Ajit Umrani, president of Assembla.
Websites, mobile apps, games, and video are an increasingly large part of digital agency engagements – and they bring a new level of complexity to client relationships. Creative agencies and development shops must professionally track not only creative assets and media, but also code and project tasks.
There’s potential for four-way miscommunication: Creatives and production may not speak the same language, while the account executive has to keep the client in the loop and respond to continuous requests and feedback.
Marketing agencies are adopting agile methodologies, and they are going through transformations that are similar to the ones software development went through over the last decade.
Let’s look at the four major areas where engagements can go south and then examine how to head off trouble with an agile approach:
1. Scope creep
Website and app development projects for clients can expand beyond their original boundaries for a few reasons:
- Lack of definition: One of the biggest reasons is that the project has not been sufficiently defined at the start. Sometimes clients don’t know exactly what they want. In a typical engagement a lot of time is spent up front detailing requirements and feature requests, and this information is spread around email, spreadsheets, or within project-management solutions. So there is a chance that requests may not be captured or defined adequately.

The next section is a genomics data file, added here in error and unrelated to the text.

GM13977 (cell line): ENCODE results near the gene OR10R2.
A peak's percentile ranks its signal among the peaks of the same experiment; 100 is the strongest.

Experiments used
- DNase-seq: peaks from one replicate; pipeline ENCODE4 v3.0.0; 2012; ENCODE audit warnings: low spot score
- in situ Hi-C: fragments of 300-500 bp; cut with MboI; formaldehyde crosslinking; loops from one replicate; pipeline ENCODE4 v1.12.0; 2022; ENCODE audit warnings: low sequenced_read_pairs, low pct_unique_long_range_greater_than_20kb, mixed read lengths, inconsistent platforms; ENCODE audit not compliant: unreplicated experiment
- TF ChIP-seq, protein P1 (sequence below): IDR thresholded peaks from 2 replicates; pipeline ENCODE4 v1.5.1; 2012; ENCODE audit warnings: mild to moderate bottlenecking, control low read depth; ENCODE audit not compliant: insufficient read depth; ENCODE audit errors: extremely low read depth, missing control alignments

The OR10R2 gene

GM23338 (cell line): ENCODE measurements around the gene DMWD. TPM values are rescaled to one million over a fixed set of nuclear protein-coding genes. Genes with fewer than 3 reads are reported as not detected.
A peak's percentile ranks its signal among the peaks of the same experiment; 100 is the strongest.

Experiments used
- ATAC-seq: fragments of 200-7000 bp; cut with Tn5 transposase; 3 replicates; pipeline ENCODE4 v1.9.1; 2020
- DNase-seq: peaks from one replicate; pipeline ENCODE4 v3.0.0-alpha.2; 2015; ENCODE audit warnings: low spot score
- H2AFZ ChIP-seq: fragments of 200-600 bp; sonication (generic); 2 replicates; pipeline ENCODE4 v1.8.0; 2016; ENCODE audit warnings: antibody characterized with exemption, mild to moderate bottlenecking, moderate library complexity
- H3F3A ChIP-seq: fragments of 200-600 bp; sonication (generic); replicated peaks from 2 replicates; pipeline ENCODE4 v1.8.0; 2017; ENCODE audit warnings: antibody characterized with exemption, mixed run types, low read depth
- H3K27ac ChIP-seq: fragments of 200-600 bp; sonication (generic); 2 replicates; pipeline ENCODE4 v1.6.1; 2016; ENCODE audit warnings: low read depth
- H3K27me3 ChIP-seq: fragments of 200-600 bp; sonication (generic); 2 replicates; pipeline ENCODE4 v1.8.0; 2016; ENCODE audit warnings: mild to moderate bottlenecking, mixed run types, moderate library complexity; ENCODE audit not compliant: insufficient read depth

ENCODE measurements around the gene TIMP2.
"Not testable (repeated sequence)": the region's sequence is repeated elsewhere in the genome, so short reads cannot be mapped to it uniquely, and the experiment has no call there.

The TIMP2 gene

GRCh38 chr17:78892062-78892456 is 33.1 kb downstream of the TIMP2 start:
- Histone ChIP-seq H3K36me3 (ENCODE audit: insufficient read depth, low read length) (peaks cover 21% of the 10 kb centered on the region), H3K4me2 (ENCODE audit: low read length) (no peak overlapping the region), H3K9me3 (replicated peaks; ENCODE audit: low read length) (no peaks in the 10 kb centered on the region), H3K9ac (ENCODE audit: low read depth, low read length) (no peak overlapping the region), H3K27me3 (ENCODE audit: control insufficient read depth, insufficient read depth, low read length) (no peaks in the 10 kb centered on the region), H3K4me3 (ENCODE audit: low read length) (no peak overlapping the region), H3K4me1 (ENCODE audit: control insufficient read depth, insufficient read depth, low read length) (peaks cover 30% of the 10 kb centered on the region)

- Collaboration: Another reason can be that decision-makers on the client side are not brought into the process and kept in the loop. They may only begin to give input after the project is well under way.
- Enthusiasm: Scope creep can also be due to sheer excitement on the client’s part; “Wouldn’t it be cool to add X, Y, and Z?”
A good fix to scope creep
To limit scope creep, provide everyone – account executives, project managers, the creative team, software developers, and the client team – with continual access to project assets and work requests. This ensures that the client and agency have a clear understanding of the original scope. It also makes it easy for the account executive to flag client requests that are beyond the original scope.
The next generation solution: the agile approach